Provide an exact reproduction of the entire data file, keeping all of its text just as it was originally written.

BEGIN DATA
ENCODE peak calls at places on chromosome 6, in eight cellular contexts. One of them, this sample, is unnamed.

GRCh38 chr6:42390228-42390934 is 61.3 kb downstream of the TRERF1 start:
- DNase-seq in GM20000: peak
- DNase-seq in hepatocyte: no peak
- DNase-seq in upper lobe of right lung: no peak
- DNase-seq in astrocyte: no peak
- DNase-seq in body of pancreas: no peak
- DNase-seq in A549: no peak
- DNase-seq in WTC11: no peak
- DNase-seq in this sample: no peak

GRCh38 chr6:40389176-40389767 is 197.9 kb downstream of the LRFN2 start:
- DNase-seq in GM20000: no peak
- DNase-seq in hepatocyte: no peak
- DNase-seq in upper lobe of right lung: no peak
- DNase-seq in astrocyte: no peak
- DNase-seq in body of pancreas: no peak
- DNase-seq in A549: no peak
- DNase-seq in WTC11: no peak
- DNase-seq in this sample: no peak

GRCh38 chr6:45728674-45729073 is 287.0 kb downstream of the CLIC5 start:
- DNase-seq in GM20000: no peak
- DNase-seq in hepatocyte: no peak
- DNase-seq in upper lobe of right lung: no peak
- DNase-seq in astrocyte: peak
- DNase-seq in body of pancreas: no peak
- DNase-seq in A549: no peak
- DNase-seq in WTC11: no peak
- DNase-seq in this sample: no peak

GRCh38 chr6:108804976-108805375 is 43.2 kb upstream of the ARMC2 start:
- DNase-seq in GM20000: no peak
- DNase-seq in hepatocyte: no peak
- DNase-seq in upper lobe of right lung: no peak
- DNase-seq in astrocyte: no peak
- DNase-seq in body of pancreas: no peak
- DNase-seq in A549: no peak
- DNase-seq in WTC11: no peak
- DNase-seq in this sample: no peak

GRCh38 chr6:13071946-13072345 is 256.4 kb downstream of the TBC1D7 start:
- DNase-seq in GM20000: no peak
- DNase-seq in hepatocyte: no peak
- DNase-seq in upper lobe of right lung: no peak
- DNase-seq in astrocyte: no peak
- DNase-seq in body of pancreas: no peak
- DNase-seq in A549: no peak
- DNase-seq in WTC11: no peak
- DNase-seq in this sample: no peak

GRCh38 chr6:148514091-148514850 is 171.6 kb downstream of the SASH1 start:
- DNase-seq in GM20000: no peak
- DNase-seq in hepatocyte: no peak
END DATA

ENCODE peak calls at places on chromosome 6, in eight cellular contexts. One of them, this sample, is unnamed.

GRCh38 chr6:42390228-42390934 is 61.3 kb downstream of the TRERF1 start:
- DNase-seq in GM20000: peak
- DNase-seq in hepatocyte: no peak
- DNase-seq in upper lobe of right lung: no peak
- DNase-seq in astrocyte: no peak
- DNase-seq in body of pancreas: no peak
- DNase-seq in A549: no peak
- DNase-seq in WTC11: no peak
- DNase-seq in this sample: no peak

GRCh38 chr6:40389176-40389767 is 197.9 kb downstream of the LRFN2 start:
- DNase-seq in GM20000: no peak
- DNase-seq in hepatocyte: no peak
- DNase-seq in upper lobe of right lung: no peak
- DNase-seq in astrocyte: no peak
- DNase-seq in body of pancreas: no peak
- DNase-seq in A549: no peak
- DNase-seq in WTC11: no peak
- DNase-seq in this sample: no peak

GRCh38 chr6:45728674-45729073 is 287.0 kb downstream of the CLIC5 start:
- DNase-seq in GM20000: no peak
- DNase-seq in hepatocyte: no peak
- DNase-seq in upper lobe of right lung: no peak
- DNase-seq in astrocyte: peak
- DNase-seq in body of pancreas: no peak
- DNase-seq in A549: no peak
- DNase-seq in WTC11: no peak
- DNase-seq in this sample: no peak

GRCh38 chr6:108804976-108805375 is 43.2 kb upstream of the ARMC2 start:
- DNase-seq in GM20000: no peak
- DNase-seq in hepatocyte: no peak
- DNase-seq in upper lobe of right lung: no peak
- DNase-seq in astrocyte: no peak
- DNase-seq in body of pancreas: no peak
- DNase-seq in A549: no peak
- DNase-seq in WTC11: no peak
- DNase-seq in this sample: no peak

GRCh38 chr6:13071946-13072345 is 256.4 kb downstream of the TBC1D7 start:
- DNase-seq in GM20000: no peak
- DNase-seq in hepatocyte: no peak
- DNase-seq in upper lobe of right lung: no peak
- DNase-seq in astrocyte: no peak
- DNase-seq in body of pancreas: no peak
- DNase-seq in A549: no peak
- DNase-seq in WTC11: no peak
- DNase-seq in this sample: no peak

GRCh38 chr6:148514091-148514850 is 171.6 kb downstream of the SASH1 start:
- DNase-seq in GM20000: no peak
- DNase-seq in hepatocyte: no peak